June 23, 2005
I am free, free, free!!! God is so awesome. I have been broken and mended by His promise. I know I can let go 100% and give my sin to Him. I am not ashamed. This week has been monumental. I came to church camp to guide girls through the spiritual obstacles and questions, and I have come through the week guided by others. The value of friendship with Godly women is so great, and I need it. I am going to go after it! I need to let go. I need to continue to pray for strength, passion, and salvation. God is so incredible. There are no words that are worthy of the love I have for God. Praise Him, thank Him, and Love Him, EVERY MOMENT OF EVERY DAY! Don't forget this week, it has been life changing.
Guess who the author of this letter is. I'll give you a hint...it was me. Writing a letter to myself.
***I am adding this line of text for anyone who might think this is a joke. It isn't. I still have the hand written letter, and transcribed it last night onto this blog.***
Briefly, why: On the last full night of this church camp (where I was a counselor to a group of 14-16 year old girls), we were told to write a letter to ourselves, complete with self addressed envelopes. We were to describe our experience from the week. The youth staff was going to pray over the letters everyone had written, and when they felt moved to mail one, they would. These letters were to serve to remind us to remember the fire that had been put into us at camp, and the staff hoped that their prayers would be answered and that each person would receive their letter in a time of weak faith and need. I received my letter, appropriately, about 3 weeks after camp. I did not open this letter until at least June of 2006. I knew what it said. I was embarrassed to read my own words, even 3 weeks after I wrote them.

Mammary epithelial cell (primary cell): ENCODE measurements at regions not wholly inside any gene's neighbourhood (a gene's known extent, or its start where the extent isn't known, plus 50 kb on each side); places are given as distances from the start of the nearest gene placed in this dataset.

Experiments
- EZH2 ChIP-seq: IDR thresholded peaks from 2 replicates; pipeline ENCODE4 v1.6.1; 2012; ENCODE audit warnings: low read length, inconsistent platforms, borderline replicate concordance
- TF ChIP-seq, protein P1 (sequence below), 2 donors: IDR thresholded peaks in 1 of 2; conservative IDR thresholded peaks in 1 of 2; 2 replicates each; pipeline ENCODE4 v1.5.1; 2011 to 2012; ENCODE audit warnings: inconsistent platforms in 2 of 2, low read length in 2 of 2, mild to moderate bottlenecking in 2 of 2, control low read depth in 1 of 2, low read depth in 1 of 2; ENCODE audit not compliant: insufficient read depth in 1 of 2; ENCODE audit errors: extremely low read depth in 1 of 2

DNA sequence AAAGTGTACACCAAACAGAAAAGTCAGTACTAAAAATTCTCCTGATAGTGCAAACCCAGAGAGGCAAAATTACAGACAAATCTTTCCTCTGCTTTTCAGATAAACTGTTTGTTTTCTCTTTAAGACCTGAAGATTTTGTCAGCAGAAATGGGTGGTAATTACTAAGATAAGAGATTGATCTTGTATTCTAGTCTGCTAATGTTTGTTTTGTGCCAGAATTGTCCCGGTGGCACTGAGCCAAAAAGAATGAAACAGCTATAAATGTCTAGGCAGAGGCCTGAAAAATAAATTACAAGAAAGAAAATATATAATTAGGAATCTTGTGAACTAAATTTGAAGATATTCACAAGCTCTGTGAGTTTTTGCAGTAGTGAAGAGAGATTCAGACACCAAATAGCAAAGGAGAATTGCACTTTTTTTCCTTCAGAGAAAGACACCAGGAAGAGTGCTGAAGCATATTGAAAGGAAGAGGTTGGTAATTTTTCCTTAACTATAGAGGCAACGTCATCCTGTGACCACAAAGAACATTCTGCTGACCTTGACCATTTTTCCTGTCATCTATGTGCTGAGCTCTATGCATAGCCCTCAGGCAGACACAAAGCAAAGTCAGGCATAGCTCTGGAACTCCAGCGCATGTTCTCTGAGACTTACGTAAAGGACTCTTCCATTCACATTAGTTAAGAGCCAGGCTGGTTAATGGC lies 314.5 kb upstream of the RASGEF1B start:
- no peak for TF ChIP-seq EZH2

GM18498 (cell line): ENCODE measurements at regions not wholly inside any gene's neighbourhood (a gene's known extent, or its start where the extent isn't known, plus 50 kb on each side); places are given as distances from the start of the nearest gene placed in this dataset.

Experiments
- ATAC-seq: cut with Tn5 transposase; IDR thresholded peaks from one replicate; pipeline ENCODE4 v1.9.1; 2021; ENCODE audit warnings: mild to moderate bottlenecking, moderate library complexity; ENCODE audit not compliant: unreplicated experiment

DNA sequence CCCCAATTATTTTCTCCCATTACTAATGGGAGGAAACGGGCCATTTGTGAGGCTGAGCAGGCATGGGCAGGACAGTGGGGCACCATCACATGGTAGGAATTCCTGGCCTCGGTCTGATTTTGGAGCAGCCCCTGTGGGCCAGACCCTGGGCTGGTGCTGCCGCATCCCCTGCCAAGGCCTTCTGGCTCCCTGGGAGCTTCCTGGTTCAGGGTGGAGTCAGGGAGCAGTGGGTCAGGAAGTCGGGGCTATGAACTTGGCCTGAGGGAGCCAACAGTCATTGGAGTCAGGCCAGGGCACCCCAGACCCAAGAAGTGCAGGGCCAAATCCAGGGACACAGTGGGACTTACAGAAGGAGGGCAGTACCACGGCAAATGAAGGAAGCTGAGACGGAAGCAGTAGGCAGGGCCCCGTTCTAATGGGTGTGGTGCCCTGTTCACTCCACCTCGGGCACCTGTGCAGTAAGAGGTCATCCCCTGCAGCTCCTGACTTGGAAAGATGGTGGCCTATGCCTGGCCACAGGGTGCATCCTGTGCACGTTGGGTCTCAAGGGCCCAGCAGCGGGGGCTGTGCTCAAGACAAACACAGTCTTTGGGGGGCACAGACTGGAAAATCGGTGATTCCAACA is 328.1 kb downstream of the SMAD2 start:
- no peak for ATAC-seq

Many people who know me were very happy with me then. They saw that spark, and they just knew that it was the real me. Problem was, it wasn't. It was me, experiencing the mass delusional euphoria of organized religion. Perhaps the church staff saw the farce more so than even I did...I did receive the letter, like I said, three weeks later. Do I believe a prayer brought my letter to the top of the pile to receive postage? No.
I sit now and think about what I experienced during that week. I had 6 girls in my group, one of them my youngest sister. I had instructions on what to say and what not to say. I had assigned discussion/prayer times with each girl that was to last 30 minutes, and an interview followup sheet to fill out on each girl after our discussions.
It is no secret to anyone who knows me that I absolutely adore teenagers. I can identify with them. In some regard, my appearance (tattoos, etc) help with this. Maybe they don't see me as a "mom" type, so they are more open with me. I was even told by someone with school administration that when I have a degree, I would be best suited in the "alternative" school (aka the "bad" kids). Loving teens is not a popular position in this world of emo teenagers, but it's what I've got. It's a gift.